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Fred Hoyle at Rice University ~1973 - click for larger image

By the early 1970s Fred Hoyle was already somewhat of a celebrity. He was an inventive and engaging astronomer who had written a science-fiction novel and had garnered considerable press coverage of his Steady State theory of the cosmos.

Quick context: the Copernican Principle says that the Earth isn't in a special location relative to everything else. Extending that, the Cosmological Principle argues that the universe looks the same in all directions (averaging out clusters of galaxies). Hoyle postulated a Perfect Cosmological Principle: not only are we not in a special place, we're also not in a special time --- so everything should look pretty much the same regardless of both where and when one is living. In order to keep things from thinning out as the universe expands, a Steady State demands continuous creation of matter.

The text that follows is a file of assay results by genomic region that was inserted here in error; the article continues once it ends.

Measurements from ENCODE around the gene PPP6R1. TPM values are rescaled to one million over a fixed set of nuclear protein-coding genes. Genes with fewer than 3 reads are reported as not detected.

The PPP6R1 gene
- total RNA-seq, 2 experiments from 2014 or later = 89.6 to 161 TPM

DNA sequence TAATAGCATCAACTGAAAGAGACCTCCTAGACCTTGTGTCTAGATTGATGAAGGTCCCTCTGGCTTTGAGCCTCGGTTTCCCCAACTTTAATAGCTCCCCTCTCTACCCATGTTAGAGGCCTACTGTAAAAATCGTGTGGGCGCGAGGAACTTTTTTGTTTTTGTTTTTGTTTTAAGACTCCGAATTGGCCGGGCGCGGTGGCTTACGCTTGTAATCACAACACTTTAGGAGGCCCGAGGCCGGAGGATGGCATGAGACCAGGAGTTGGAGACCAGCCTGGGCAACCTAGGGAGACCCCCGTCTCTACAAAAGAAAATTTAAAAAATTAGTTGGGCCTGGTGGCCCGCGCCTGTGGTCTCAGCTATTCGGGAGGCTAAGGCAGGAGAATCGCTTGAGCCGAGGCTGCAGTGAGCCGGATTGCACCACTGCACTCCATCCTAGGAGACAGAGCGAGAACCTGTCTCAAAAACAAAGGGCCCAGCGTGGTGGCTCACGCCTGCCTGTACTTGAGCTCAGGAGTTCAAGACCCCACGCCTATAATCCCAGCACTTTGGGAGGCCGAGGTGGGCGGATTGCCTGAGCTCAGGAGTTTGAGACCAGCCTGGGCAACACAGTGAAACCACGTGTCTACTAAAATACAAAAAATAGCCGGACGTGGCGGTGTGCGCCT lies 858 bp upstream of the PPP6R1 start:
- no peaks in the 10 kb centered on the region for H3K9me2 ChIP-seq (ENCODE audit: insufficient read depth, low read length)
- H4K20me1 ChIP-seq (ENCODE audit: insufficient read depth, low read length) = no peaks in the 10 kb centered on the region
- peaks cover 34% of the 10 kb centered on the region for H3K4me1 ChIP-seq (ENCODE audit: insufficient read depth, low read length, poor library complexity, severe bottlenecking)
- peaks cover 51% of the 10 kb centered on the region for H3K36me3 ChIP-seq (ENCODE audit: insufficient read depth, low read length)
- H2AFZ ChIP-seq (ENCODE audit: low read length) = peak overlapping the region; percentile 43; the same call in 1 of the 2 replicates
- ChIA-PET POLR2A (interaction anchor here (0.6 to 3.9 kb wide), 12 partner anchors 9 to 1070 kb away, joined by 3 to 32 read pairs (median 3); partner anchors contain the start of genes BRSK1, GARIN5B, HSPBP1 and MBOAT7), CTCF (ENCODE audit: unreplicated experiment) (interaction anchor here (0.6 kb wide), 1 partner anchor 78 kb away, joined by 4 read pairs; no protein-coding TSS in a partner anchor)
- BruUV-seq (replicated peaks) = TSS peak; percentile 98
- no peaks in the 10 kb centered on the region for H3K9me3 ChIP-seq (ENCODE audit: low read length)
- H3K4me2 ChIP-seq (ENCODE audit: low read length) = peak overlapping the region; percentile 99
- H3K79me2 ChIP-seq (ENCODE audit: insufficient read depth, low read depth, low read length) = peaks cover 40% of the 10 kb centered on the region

Steady State cosmology is in many ways philosophically attractive, and I enjoyed believing in it during my teenage years. Alas, a multiplicity of observations (red-shift measurements of light from distant galaxies, ages of stars and star clusters, black-body microwave radiation, the abundances of various elements, ...) all suggest strongly that the universe had a hot, dense origin ~15 billion years ago --- the "Big Bang", to use a term coined by Hoyle himself in sarcastic reference to a theory he disagreed with.

Circa 1973 Fred Hoyle visited Rice University. I sat near the front row of the lecture hall and caught him in a pensive moment. (I used available light, 8mm Tri-X film, and a subminiature Yashica Atoron camera. A print surfaced here recently; click on the above image for a higher resolution version.)

Sir Fred Hoyle (1915-2001) --- continuously creative, now in a steady state ...

(see also CherishedBeliefs (19 Apr 2000), LatePhysicists (24 Sep 2000), CollegeCollage1 (29 Sep 2000), CollegeCollage2 (3 Oct 2000), UniversalKnowns (13 Jun 2002), ... )

TopicScience - TopicProfiles - TopicPersonalHistory - TopicHumor - Datetag20040925

(correlates: HannesAlfven, HansBethe, 2004-08-04 - Eight Eight-Eighties, ...)